New businesses can find the number of federal laws concerning information technology overwhelming. However, start-ups must understand and adhere to all relevant legislation or risk prosecution, just as more established businesses do. These are just some of the IT laws impacting new businesses in the United States.
The Privacy Act of 1974
The Privacy Act of 1974 governs how businesses can collect, use, and share information about their employees, customers, and business contacts. Simply put, the Privacy Act of 1974 states that no one, including businesses, can disclose facts about another individual without their express permission. As more information moves from paper records to computer files and cloud servers, the Privacy Act of 1974 has become increasingly more relevant to all companies’ IT procedures.
The Privacy Act of 1974 looks to balance the government’s need to know information about its people with the population’s rights to privacy. It protects the privacy rights of American citizens and aliens living legally in the United States with view to permanent residency. All personal information kept by agencies in the executive branch of the federal government, including given names, birthdates, social security numbers, financial transactions, and medical and criminal records are all protected by the Privacy Act of 1974.
The Electronics Communications Privacy Act of 1986
Under the Electronics Communications Privacy Act of 1986 (ECPA), no one can intercept “any wire, oral, or electronic communication” without consent. However, there is a “business use” clause all new companies should know about. Businesses can monitor their internet and phone systems, so long as employees agree.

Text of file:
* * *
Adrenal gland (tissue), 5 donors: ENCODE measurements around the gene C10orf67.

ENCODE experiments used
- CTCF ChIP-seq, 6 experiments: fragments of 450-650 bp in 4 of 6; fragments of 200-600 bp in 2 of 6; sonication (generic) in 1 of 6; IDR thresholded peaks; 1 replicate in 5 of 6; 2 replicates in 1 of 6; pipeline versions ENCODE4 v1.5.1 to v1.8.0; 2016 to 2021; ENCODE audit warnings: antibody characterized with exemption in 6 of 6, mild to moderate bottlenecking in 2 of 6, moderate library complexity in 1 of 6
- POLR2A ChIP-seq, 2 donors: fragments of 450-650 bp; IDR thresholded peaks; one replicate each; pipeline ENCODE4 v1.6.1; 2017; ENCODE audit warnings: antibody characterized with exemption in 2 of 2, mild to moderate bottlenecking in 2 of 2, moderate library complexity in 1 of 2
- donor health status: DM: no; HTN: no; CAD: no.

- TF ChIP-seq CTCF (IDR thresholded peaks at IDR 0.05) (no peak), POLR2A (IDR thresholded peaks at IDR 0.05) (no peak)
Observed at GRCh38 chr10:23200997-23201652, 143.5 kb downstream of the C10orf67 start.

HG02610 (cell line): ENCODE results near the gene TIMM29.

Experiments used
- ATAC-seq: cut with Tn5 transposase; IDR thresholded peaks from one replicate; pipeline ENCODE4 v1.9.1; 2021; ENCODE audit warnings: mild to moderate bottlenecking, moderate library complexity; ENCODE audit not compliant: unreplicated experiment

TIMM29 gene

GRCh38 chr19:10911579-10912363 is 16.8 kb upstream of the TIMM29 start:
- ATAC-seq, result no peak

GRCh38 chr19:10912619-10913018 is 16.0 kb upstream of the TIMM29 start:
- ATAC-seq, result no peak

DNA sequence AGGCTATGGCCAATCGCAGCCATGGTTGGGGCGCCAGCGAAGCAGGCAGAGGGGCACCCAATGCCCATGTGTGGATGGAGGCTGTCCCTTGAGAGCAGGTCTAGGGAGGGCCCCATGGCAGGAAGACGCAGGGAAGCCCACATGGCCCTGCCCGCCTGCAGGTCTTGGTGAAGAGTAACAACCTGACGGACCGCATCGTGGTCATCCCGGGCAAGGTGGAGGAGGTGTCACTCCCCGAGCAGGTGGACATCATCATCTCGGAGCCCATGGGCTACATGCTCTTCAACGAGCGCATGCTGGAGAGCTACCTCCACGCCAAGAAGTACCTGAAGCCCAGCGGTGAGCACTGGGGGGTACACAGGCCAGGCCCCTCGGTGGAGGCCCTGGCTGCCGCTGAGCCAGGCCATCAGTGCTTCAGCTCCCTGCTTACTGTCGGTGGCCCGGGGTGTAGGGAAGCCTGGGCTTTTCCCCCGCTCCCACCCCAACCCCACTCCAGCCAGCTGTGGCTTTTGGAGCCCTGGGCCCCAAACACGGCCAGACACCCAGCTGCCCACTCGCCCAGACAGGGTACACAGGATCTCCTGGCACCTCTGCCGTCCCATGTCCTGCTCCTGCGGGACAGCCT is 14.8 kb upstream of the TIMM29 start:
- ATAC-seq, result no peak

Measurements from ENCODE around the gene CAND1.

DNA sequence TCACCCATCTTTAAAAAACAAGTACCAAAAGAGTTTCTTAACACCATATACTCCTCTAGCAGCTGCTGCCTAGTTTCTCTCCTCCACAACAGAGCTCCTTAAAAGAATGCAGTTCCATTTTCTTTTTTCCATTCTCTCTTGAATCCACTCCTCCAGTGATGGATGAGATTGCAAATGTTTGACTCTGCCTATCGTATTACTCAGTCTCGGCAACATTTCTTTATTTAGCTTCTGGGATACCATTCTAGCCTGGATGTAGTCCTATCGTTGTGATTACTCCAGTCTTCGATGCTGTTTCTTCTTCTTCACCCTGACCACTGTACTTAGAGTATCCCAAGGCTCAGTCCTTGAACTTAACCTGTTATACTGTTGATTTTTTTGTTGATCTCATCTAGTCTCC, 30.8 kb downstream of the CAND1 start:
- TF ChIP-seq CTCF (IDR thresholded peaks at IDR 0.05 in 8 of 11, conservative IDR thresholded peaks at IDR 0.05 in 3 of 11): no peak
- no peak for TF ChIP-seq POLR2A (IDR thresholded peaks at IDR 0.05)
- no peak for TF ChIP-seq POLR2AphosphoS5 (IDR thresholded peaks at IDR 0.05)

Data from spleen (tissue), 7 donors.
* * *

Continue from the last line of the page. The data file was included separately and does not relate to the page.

To take advantage of this clause, get all your new hires to sign a written agreement consenting to the monitoring of their electronic communications within the workplace. Once you have the agreement, you can check in to make sure your employees aren’t spending their days instant messaging their friends or sending unprofessional emails to customers.
Just make sure you’re abreast of any state laws first, as some are more rigorous than the ECPA.
The Health Information Patient Accountability Act of 1996
Enacted in 1996, the Health Information Patient Accountability Act (HIPAA) makes sure businesses and practitioners in the medical field keep patient records safe. The law defines how “covered entities” store sensitive information and who can access it to maintain privacy. It also details patient confidentiality standards and essential steps for dealing with privacy breaches.
Hospitals, health insurance companies, healthcare clinics, and doctors are among the covered entities impacted by HIPAA. The Omnibus Rule, added in 2013, extends the law to any businesses associated with the original law’s “covered entities.” These businesses may include attorneys, e-prescription gateways, and cloud computing services.
Non-compliant businesses may receive fines from the Department of Health and Human Services Office of Civil Rights ranging from $100 to $50,000 per violation “of the same provision.”
Ignorance is no defense for failing to follow federal information technology laws. If you’re unsure of any of the nation’s IT laws, consult a legal professional. Your lawyer can clarify any parts of the legislation you’re unclear about and make sure you’re meeting all mandated requirements.